Category Archives: Uncategorized

Reflections on Blogging

As LIBR 559M comes to a close, so does this blog. Blogging is not for me.

Although I have already have a personal blog that I use for posting recipes, using a blog for that purpose is completely different than using a blog for daily (or even weekly) recording of thoughts or activities. All my attempts to keep a diary in my life have been complete failures, so when I think of a blog being a sort of diary, it’s no wonder that I had troubles with a diary’s digital equivalent.

I’m certainly not unique in the problem of keeping up with updating one’s blog. That’s why there are so many half-started, neglected, and abandoned blogs out there on the web. It’s almost an expected feature of the medium; you might discover a new blog you love, but you can’t expect it to be around forever.

The challenges of blogging are the reason why so many blogging alternatives have popped up recently. Microblogging, with Twitter being the ultimate example, is the best evidence of this. Twitter is perfect for “bloggers” who have something the share but don’t want a timeline to follow and who don’t have the time or inclination to write multiple paragraphs. Of course, a regular posting schedule and a certain post length aren’t mandatory, but a blog won’t draw much interest if it doesn’t have much to say or it says it irregularly. Tumblr  is another addition to the microblogging scene, which is another short-form blogging tool that encourages the sharing of images, audio, quotes, links, videos, etc. And Facebook status updates fulfill the need for microblogging for most people on the web.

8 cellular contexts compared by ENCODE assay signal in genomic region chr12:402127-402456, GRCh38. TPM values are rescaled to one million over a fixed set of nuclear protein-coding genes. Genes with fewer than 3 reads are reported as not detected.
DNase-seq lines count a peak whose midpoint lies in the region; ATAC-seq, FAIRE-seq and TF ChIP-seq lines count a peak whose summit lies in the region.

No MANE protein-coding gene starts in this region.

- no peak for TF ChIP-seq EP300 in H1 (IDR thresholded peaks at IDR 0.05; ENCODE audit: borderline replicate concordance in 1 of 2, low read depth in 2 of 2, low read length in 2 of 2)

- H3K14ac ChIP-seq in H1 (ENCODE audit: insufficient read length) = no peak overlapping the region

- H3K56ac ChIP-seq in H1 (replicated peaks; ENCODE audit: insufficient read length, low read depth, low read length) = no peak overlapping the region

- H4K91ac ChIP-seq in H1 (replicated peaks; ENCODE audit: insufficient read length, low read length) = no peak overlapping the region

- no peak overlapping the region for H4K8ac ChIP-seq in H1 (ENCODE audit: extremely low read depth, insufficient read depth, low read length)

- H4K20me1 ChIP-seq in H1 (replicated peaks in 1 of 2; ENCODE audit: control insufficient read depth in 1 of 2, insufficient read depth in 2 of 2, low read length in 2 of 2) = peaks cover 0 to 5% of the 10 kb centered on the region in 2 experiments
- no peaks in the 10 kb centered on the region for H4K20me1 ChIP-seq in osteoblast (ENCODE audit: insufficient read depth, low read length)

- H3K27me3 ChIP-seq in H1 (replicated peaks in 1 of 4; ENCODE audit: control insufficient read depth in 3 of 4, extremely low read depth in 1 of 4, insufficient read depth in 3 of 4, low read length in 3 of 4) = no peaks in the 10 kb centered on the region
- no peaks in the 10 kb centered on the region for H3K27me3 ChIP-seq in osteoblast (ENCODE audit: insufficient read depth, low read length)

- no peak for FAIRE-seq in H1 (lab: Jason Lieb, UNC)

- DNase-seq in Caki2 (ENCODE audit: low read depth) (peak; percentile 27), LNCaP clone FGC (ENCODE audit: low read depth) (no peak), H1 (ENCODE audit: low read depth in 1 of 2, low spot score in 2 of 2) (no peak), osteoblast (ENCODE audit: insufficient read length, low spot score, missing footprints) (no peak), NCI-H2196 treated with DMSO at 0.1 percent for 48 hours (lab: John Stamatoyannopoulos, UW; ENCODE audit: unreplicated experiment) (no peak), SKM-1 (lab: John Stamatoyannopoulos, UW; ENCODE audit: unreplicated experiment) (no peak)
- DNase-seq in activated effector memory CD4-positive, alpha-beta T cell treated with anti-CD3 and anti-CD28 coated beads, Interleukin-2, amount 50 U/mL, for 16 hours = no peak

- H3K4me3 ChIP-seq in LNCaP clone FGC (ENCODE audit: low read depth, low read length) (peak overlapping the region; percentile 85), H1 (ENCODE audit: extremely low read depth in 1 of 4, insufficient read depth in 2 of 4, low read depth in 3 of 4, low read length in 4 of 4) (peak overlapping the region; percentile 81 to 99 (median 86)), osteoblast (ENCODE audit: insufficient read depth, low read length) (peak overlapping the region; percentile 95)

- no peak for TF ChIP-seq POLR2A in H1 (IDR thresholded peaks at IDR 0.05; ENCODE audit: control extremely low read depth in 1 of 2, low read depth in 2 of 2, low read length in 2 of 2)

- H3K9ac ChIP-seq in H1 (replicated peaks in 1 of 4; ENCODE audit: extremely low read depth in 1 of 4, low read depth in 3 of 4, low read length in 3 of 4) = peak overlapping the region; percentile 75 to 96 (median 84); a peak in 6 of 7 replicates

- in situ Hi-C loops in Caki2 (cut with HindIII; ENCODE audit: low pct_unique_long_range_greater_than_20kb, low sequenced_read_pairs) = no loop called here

Facebook fits my needs to share with people on the web. I’m a lurker, not a creator. I don’t need to share my thoughts and activities with the world… or even my friends. I have no ambition to create a professional blog–at least not at this point in time.

I’m glad I’ve now had a true blogging experience. I know for certain that my style is better suited to other social networking tools. I know how to use blogging tools if I do feel inspired to start one in a workplace setting.  And although I confess that I am not a blogger, I do not see the “death of blog” anytime in the near future. The blog fulfills a certain role on the internet that hasn’t been replaced by any other digital tool. Microblogging isn’t blogging.

So, happy blogging to all you bloggers out there. I’ll be reading! Just not contributing…

Aggregator = Aggravator

This is probably the archivist coming out in me, because I do not enjoy using aggregators for bringing together my social media updates, news updates, blog posts, etc. On a basic level, I think this is because aggregators take the content out of the context.

This assumption may be a bit biased because I’ve only had long-term experience with Google reader as an aggregator, but since Google Reader seems to be the preferred solution for most people it’s more likely that aggregators are just not for me.

So why is it that aggregators are so aggravating?

I pulled up my old Google Reader account to reassess the issue:

Aggregators are like television. They suck you in and encourage you to watch/read more.

Aggregators are like spam. They encourage you to watch/read things you wouldn’t otherwise.

Aggregators are like my messy desk. They pile things up and only make you feel guilty for not keeping on top of things.

Television, spam, and messy desks are all things I don’t like to have in my life, so it’s no surprise that Google Reader quickly got the heave-ho.